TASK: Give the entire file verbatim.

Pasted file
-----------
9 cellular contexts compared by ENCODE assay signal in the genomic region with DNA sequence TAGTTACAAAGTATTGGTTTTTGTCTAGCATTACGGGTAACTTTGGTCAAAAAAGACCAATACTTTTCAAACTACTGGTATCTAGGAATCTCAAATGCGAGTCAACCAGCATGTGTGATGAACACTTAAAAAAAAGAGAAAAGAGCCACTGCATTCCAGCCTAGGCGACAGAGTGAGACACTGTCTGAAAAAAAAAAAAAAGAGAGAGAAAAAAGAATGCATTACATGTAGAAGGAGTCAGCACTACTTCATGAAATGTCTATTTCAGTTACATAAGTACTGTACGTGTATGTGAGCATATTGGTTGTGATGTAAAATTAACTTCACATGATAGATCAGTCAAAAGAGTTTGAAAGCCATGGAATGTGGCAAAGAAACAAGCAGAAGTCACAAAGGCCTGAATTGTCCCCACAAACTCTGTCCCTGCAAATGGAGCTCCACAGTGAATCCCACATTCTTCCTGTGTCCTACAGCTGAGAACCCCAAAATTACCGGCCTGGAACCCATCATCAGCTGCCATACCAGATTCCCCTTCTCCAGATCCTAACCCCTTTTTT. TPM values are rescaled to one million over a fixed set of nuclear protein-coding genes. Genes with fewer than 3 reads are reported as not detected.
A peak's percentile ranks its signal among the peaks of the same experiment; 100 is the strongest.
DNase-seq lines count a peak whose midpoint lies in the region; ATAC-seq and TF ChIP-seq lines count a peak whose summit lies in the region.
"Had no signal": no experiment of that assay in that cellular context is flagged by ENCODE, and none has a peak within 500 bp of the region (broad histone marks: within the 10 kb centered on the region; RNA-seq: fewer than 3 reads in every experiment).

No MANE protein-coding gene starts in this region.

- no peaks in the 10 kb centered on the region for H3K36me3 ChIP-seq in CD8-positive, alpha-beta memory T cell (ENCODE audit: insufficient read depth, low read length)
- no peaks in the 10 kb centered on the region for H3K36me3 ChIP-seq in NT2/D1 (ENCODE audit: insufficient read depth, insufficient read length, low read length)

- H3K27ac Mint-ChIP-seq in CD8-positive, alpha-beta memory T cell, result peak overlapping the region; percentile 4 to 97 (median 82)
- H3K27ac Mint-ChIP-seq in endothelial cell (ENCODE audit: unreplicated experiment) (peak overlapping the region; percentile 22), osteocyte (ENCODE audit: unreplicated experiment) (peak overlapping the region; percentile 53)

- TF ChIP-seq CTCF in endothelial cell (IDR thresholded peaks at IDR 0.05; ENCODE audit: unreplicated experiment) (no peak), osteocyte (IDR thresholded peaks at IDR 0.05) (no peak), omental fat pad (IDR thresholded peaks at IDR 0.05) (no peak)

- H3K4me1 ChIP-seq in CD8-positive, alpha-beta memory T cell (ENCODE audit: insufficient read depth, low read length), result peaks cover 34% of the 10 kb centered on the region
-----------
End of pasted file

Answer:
9 cellular contexts compared by ENCODE assay signal in the genomic region with DNA sequence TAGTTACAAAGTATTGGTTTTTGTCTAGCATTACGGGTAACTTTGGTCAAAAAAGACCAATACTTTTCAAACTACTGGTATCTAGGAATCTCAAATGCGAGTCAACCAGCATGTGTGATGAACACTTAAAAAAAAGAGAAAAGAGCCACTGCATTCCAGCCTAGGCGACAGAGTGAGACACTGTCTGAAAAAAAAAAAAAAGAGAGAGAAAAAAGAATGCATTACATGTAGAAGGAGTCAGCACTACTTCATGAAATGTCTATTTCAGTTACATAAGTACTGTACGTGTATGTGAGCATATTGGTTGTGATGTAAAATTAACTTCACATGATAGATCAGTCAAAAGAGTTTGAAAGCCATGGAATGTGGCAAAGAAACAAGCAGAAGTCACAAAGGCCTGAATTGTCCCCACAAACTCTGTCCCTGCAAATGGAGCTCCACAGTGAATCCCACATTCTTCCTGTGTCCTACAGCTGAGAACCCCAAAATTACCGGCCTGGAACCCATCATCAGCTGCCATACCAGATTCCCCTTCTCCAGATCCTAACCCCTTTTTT. TPM values are rescaled to one million over a fixed set of nuclear protein-coding genes. Genes with fewer than 3 reads are reported as not detected.
A peak's percentile ranks its signal among the peaks of the same experiment; 100 is the strongest.
DNase-seq lines count a peak whose midpoint lies in the region; ATAC-seq and TF ChIP-seq lines count a peak whose summit lies in the region.
"Had no signal": no experiment of that assay in that cellular context is flagged by ENCODE, and none has a peak within 500 bp of the region (broad histone marks: within the 10 kb centered on the region; RNA-seq: fewer than 3 reads in every experiment).

No MANE protein-coding gene starts in this region.

- no peaks in the 10 kb centered on the region for H3K36me3 ChIP-seq in CD8-positive, alpha-beta memory T cell (ENCODE audit: insufficient read depth, low read length)
- no peaks in the 10 kb centered on the region for H3K36me3 ChIP-seq in NT2/D1 (ENCODE audit: insufficient read depth, insufficient read length, low read length)

- H3K27ac Mint-ChIP-seq in CD8-positive, alpha-beta memory T cell, result peak overlapping the region; percentile 4 to 97 (median 82)
- H3K27ac Mint-ChIP-seq in endothelial cell (ENCODE audit: unreplicated experiment) (peak overlapping the region; percentile 22), osteocyte (ENCODE audit: unreplicated experiment) (peak overlapping the region; percentile 53)

- TF ChIP-seq CTCF in endothelial cell (IDR thresholded peaks at IDR 0.05; ENCODE audit: unreplicated experiment) (no peak), osteocyte (IDR thresholded peaks at IDR 0.05) (no peak), omental fat pad (IDR thresholded peaks at IDR 0.05) (no peak)

- H3K4me1 ChIP-seq in CD8-positive, alpha-beta memory T cell (ENCODE audit: insufficient read depth, low read length), result peaks cover 34% of the 10 kb centered on the region